Wednesday, April 16, 2008

Instance read-only access modifier

Be it in C++, Java, or Scala, I have always been bothered by the fact that an instance of a class has access to the private members of another instance.

Sure, it's mighty useful for copy constructors and other functionalities like adding, but I always felt there should also be a "private read-only" access modifier.

Of course, there is no problem in the case of immutable objects. Here's a Scala example (using Scala version 2.6.1).

class Domino(p: int) {
private val points=p

def add(that: Domino) = new Domino(p + that.points)

override def toString() = "Domino: points=[" + points +"]"
}

scala> val d1 = new Domino(1)
d1: Domino = Domino: points=[1]

scala> val d3 = new Domino(3)
d3: Domino = Domino: points=[3]

scala> d1.add(d3)
res2: Domino = Domino: points=[4]


But what if, for whatever reason, I am using mutable objects?

In the following code, I have no quarrel with the function addToMe, but I am bothered by the function addToOther. I wish I could specify my special "private read-only" access modifier there, so this function would not compile.

Normal Scala code:

class MutableDomino(p: int) {
private var points=p

def addToMe(that: MutableDomino) = { points = points + that.points }

def addToOther(that: MutableDomino) { that.points = that.points + points }

override def toString() = "MutableDomino: points=[" + points +"]"
}


I would like to be able to write the class like the following (the exact name of the access modifier is not important)

Crazy Scala code:

class MutableDomino(p: int) {
private[this] var points=p

def addToMe(that: MutableDomino) = { points = points + that.points }

def addToOther(that: MutableDomino) { that.points = that.points + points }

override def toString() = "MutableDomino: points=[" + points +"]"
}


What do you think about an instance read-only access modifier?

Is it useful, or is it over the edge?

Post update!

Thanks to Eric's heads up below, I learned about the access modifier.

I can actually go even further than prevent write-access to a private member of another instance: I can block read and write access to it altogether using the "this" qualifier.
E.g. : private[this]

Here is a new version of the MutableDomino class with it that will be, rightly so, rejected by the Scala interpreter:

class MutableDomino(p: int) {
private var points=p

def addToMe(that: MutableDomino) = { points = points + that.points }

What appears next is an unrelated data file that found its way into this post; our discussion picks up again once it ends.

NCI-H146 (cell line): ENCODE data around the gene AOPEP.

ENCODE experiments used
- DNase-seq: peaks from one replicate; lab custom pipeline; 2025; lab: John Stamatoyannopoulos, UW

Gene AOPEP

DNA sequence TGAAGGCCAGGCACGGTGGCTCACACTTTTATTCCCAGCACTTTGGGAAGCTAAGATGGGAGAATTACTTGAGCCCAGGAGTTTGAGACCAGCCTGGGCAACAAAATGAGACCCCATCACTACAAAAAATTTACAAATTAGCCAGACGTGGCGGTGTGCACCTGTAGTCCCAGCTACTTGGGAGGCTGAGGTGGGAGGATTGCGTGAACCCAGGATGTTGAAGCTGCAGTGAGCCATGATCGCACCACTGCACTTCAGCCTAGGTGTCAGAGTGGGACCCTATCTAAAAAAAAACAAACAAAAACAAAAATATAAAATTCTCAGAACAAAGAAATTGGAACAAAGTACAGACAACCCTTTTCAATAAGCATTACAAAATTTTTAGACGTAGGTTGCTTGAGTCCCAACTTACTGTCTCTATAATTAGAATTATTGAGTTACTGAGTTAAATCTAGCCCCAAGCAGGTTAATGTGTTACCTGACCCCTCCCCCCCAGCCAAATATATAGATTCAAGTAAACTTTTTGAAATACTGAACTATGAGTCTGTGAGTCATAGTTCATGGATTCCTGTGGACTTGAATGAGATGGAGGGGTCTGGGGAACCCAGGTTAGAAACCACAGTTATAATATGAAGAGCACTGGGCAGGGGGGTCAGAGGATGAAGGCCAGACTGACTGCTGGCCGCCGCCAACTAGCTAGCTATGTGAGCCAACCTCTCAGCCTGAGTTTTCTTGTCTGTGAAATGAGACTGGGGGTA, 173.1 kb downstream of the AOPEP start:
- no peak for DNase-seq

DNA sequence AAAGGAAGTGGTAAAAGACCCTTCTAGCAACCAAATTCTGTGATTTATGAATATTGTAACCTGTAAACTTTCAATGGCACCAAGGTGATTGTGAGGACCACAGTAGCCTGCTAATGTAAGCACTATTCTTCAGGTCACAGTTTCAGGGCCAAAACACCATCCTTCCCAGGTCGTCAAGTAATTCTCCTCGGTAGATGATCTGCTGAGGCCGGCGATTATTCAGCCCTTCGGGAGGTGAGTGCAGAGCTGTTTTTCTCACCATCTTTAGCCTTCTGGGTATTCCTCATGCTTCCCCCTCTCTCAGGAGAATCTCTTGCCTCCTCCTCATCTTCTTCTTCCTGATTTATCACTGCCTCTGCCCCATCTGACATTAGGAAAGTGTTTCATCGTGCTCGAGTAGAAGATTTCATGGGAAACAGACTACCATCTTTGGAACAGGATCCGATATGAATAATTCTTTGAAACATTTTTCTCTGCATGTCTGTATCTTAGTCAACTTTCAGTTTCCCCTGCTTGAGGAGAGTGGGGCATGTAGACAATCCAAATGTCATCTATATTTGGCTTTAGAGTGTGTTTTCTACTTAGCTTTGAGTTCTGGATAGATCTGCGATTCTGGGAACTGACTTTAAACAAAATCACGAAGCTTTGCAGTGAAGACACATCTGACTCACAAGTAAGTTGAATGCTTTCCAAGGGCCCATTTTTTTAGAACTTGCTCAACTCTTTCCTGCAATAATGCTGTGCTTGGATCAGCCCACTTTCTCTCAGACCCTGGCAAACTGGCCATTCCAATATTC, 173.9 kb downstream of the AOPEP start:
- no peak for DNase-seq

def addToOther(that: MutableDomino) { that.points = that.points + points }

override def toString() = "MutableDomino: points=[" + points +"]"
}

error: value points is not a member of MutableDomino
def addToMe(that: MutableDomino) = { points = points + that.points }
^
error: value points is not a member of MutableDomino
def addToOther(that: MutableDomino) { that.points = that.points + points }

4 comments:

Eric said...

Hello, and congratulations for your new blog.

I have good news for you! In Scala, you can use the "private[this]" declaration that will hide the private member from any other instance.

I can recommend the Artima book on Scala for a nice presentation of the access modifiers in Scala, you'll see that it's a huge improvement over Java.

Eric.

The Careful Programmer said...

Hello Eric,

Thank you so much for your feedback.

It's a bit embarrassing that my first post is a wish for a feature that already exists!

The funniest thing is that I did buy the book programming in Scala, but I've been reading it in whimsical order and I skipped that part.

I'll give it a thourough, chronological read when I get the printed version 8)

Lemmy said...

I don't see this as an important feature really. I use private so other people (or I as a user of another class) can not mess with my internal state, because my current mindset should not revolve around the internals of that class.

But while I am working on that particular class I have to understand things anyway, so I don't see how this helps.

The Careful Programmer said...

Hi Lemmy.

Yes, one way of seeing private access is using it exactly like you're describing.

On the other hand, there is also a security concern of what should be accessible from one instance of an object an another.

I've got two concern. The first is what I explored in the article: I do not like an instance modifying the private variables of another instance.

My other example is less easy to define. I haven't explored that avenue that much, it's more of an intuition.

As an example, imagine an instance of an object representing a credit card transaction. Shouldn't the credit card number be private to other transaction instances?